Why has a Canadian company partnered with Nauru to fast-track deep sea mining?

The Metals Company’s subsea collector, pictured here, will crawl along the seafloor, collecting nuggets of rock that contain key battery materials.

Brown-black discharge gushed out of a pipe from a hulking ship, dispersing murky clouds of sediment into the international waters of the Pacific Ocean.

The scene, captured in a video that’s garnered international attention, turned a spotlight to a controversial Canadian company that is poised to become the first in the world to extract critical metals from the ocean floor — with the help of a tiny island in Micronesia.

While The Metals Company (TMC) insists the incident during a mining trial was harmless, the spill has renewed calls for a global ban on deep-sea mining. Protesters in Vancouver recently waved placards that singled out TMC for its operations, and asked that delegates to a global ocean conference push for a ban.

The uproar has highlighted the tension between our world’s growing demand for metals that power renewable energy technologies and the impact on the earth of pursuing them.

This month, Canada issued a surprise domestic moratorium on deep-sea mining and said international mining should only take place if regulators can ensure environmental protections.

But the federal government stopped short of weighing in on whether there should be a global ban.

“It’s a huge debate we’re having about how to responsibly produce batteries for electronic vehicles and other technologies for clean energy,” says Dr. Juan José Alava, principal investigator at the University of British Columbia’s Ocean Pollution Research Unit.

“But as metals or valuable elements from the land become scarce or more difficult to extract, more industries are looking to the ocean bottom.”

Speaking a day after the Natural Resources Canada statement, TMC chief executive officer Gerard Barron defended his company’s handling of the incident on the ship Hidden Gem and laid out his arguments for why the benefits of deep-sea mining would outweigh harm to marine life.

“It wasn’t toxic waste,” he told the Star. “It was water and nodules and sediment … We shut it off right away.” (In the mining trial, the company picked up nodules — potato-sized rocks containing metals such as cobalt, copper, nickel and manganese needed for batteries — but is not allowed to sell them commercially.)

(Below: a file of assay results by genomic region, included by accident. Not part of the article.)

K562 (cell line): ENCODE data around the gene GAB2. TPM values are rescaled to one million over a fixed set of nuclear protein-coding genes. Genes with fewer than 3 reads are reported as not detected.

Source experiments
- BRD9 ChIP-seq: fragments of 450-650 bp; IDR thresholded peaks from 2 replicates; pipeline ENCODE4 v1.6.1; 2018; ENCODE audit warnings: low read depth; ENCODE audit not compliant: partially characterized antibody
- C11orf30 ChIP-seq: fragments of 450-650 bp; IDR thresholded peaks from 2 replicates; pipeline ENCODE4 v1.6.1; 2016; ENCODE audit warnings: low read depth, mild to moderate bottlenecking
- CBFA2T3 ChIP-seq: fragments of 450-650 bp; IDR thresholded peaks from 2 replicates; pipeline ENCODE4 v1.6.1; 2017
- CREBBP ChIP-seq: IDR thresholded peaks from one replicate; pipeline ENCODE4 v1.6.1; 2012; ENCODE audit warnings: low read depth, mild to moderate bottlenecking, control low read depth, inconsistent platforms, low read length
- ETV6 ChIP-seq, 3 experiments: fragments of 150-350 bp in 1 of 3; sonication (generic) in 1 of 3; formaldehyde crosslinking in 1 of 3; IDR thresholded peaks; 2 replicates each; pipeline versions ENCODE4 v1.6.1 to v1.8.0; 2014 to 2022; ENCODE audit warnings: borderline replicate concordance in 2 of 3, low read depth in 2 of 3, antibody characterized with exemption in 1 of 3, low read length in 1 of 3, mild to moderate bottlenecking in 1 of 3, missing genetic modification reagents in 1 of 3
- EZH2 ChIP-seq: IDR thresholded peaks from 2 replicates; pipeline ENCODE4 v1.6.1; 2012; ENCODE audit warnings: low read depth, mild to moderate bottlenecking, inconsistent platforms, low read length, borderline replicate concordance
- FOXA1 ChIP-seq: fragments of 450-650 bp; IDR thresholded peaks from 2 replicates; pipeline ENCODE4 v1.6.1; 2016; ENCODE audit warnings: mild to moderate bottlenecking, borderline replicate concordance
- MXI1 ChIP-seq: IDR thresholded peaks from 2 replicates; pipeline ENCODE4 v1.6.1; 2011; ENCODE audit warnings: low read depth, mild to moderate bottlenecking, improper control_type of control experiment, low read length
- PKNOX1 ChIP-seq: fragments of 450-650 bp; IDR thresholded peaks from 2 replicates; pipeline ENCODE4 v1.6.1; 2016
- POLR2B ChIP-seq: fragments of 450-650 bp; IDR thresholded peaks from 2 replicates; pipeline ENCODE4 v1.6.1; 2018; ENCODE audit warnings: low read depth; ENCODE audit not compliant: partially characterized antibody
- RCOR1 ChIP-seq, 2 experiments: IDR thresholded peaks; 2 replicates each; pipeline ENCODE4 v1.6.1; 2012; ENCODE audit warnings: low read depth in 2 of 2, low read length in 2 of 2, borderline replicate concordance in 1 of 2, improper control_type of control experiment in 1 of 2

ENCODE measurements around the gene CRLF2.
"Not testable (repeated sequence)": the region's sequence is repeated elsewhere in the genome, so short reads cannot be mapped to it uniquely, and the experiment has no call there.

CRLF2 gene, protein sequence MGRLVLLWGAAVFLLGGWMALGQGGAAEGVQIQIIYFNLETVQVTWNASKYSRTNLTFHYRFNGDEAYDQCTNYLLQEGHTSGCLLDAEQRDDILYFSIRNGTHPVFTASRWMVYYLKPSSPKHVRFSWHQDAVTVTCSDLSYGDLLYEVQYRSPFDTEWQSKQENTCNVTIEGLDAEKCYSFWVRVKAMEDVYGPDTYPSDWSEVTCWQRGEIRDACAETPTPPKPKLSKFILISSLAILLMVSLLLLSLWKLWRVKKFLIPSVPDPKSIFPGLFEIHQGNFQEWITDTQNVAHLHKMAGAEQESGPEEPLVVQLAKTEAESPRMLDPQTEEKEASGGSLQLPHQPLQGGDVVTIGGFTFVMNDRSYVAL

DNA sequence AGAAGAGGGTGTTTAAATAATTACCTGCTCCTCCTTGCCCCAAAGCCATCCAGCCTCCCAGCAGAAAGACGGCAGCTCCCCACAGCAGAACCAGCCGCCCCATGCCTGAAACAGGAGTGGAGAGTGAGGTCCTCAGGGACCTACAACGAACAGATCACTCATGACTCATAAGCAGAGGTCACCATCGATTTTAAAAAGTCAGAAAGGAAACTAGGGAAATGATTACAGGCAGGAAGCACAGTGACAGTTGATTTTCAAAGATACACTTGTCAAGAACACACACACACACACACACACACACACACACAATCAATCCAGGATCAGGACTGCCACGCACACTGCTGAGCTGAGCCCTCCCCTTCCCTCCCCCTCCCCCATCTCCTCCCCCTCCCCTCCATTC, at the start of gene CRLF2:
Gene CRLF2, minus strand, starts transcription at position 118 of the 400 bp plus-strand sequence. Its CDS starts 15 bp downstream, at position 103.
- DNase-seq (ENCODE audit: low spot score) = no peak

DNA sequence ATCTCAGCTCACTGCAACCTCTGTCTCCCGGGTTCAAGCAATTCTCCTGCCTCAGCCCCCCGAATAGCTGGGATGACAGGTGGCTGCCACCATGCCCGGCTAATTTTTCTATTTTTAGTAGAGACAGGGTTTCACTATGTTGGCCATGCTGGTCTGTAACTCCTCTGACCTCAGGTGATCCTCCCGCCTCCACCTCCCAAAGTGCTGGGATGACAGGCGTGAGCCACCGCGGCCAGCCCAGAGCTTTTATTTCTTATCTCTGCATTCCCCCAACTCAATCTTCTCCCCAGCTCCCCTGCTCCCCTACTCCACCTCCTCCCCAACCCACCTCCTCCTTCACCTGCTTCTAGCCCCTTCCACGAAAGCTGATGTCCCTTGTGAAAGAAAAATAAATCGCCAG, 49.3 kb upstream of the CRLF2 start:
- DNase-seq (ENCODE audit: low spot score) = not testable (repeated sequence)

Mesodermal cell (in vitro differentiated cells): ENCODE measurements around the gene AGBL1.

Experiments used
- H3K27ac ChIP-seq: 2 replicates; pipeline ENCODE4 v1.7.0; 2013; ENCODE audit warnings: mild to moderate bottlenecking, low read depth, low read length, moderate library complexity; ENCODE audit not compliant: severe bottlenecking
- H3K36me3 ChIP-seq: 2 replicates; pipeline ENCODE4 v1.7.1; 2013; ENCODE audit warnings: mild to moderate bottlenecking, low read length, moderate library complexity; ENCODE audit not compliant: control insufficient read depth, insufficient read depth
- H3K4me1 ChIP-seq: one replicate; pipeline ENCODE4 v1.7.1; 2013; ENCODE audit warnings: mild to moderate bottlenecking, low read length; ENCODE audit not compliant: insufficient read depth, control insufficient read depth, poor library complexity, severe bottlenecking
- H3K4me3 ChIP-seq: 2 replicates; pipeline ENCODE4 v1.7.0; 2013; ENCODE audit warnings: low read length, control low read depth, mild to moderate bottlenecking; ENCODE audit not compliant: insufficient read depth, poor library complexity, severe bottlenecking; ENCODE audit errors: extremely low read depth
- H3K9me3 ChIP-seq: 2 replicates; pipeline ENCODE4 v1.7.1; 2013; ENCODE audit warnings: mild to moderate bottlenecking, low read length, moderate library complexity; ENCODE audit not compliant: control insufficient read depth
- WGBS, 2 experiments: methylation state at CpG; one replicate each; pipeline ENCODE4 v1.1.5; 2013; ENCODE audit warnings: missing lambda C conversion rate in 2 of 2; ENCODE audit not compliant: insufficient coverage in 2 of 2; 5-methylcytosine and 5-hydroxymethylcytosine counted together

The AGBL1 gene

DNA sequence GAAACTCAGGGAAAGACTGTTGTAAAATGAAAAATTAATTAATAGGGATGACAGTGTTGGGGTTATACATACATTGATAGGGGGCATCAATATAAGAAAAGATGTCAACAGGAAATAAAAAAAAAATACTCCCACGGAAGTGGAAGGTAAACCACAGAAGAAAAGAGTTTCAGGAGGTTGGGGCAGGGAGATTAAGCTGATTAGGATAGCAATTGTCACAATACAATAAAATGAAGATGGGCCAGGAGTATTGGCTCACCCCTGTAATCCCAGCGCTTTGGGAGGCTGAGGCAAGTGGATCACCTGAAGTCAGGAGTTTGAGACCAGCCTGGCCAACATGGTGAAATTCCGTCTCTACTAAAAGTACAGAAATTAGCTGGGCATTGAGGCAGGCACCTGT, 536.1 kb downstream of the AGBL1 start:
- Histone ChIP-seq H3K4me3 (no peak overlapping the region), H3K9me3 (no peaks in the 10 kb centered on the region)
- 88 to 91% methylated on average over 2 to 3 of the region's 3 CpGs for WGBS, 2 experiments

The International Seabed Authority, a United Nations body regulating mineral-related activities, said a preliminary assessment by its experts identified no threat of harm to the environment. But it was awaiting a more detailed report from TMC’s subsidiary, Nauru Ocean Resources Inc.

The video came from scientists who were part of TMC’s required team of experts to monitor mining trials, a Greenpeace spokesperson told the Star. The scientists shared the video with a group of NGOs including Greenpeace, and allowed Greenpeace to post the video and share with media. The scientists shared it with organizations but declined to speak with journalists, according to the spokesperson.

Barron objected to calling the video a “leak” from concerned scientists. “There were more than 200 people on board. We weren’t trying to hide anything,” he said.

Hundreds of international experts have questioned the company’s claims, saying the deep-sea environment is the least understood ecosystem in the world and that scientists simply don’t have enough data to understand the effects of using heavy machinery to hoover up nodules that took millions of years to form.

Sharing slides over a Zoom call, Barron displayed a map of the Clarion-Clipperton Zone, which spans 4.5 million square kilometres between Hawaii and Mexico. It is here where some of the world’s deep-sea mining companies are conducting trials in anticipation that the International Seabed Authority may soon announce a regulatory framework for projects to begin.